Hillsborough County’s Transportation Division proposed plans Wednesday at a public meeting for better bicycle, pedestrian and bus safety for the area around USF’s campus.
The USF Area Multimodal Transportation District Study proposes better signs at intersections for drivers as well as “offset” or diagonal crosswalks, which make pedestrians more visible to drivers, said Angelo Rao of Volkert & Associates, Inc.
Because USF has the “most active pedestrian population in the city,” safety in the campus area is a priority, said Scott Pringle, project manager of Pedestrian and Transportation Infrastructure of Jacobs Engineering, Inc.
“These potential changes could have a big impact upon USF,” Pringle said.
The study focuses on the area from I-275 to Fletcher Avenue to 56th Street. It includes as far north as Sinclair Hills Road and Livingston Avenue to Fowler Avenue, said Ned Baier, manager of Planning and Growth Management for Hillsborough County.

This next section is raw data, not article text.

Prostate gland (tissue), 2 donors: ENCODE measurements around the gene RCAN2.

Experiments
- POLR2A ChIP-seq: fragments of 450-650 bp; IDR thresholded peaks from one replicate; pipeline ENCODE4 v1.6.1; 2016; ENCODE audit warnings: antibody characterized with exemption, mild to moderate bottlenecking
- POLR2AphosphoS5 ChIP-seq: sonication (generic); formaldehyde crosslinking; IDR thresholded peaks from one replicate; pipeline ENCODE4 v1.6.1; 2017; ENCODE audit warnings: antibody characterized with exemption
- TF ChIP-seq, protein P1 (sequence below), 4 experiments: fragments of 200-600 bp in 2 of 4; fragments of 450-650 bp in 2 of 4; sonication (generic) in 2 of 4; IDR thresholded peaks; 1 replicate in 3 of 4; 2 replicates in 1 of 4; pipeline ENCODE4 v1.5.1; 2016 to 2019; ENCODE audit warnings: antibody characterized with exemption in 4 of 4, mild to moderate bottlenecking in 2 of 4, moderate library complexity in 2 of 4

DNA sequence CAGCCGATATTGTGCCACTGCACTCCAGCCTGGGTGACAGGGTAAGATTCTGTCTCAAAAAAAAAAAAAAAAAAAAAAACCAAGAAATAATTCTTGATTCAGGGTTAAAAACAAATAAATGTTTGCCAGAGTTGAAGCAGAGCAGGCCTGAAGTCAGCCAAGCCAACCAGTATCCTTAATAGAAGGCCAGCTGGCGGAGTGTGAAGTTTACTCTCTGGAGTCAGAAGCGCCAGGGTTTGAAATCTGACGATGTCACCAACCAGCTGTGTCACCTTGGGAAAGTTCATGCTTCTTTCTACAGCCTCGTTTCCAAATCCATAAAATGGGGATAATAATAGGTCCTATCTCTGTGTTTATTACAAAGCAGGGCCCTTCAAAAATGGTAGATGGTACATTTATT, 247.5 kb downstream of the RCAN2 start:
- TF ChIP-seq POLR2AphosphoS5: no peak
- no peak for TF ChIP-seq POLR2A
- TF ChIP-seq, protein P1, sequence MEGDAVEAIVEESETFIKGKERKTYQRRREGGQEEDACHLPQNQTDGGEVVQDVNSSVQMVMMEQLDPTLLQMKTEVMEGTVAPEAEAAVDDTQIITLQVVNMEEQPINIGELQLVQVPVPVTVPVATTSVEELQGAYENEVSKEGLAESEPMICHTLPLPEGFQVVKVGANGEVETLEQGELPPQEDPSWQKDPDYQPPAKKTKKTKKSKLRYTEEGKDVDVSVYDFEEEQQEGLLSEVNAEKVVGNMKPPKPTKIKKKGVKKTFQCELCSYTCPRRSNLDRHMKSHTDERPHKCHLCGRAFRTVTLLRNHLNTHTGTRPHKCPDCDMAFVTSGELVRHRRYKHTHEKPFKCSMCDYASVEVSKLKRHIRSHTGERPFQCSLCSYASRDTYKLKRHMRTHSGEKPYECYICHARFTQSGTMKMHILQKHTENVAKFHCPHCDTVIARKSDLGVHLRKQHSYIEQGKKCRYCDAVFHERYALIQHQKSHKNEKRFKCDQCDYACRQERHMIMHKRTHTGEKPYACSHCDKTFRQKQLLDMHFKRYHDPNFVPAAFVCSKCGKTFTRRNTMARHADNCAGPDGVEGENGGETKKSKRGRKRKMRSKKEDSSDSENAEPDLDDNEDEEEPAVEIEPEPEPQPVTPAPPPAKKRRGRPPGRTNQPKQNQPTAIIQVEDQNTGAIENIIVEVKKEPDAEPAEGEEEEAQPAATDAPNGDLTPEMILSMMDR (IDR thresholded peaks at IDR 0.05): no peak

“This proposed plan will make it easier to travel to the University,” Baier said. “There will be more sidewalks, especially on the Fletcher Avenue side of campus.”
There have been 15 crashes in the last two years and two fatalities in the area from Fletcher Avenue to 15th Street to 46th Street, said Rao, an engineer specializing in the Transportation for Livable Communities.
Implementing and improving the safety of bicycle lanes on and off campus would promote biking as a commuting option in the area, said Jason Jackman, program outreach coordinator for the USF Center for Urban Transportation Research.
“This is all about connectivity,” Jackman said. “The infrastructure needs improvements, yet it needs education to help implement these changes.”
The cost of the entire project depends on how long it will take and the amount of work involved, which could range from several hundred small projects to two or three bigger ones, Pringle said.
“We are still early in the process and only started the project a little over a month and a half ago,” Pringle said.
Baier said more details about the entire safety project will come toward the end of October to early November. Around that time, the county will hold another public meeting to discuss details, he said.
“This is an infectious kind of project and I am hoping that this spreads to other areas and creates developments through the county,” Rao said.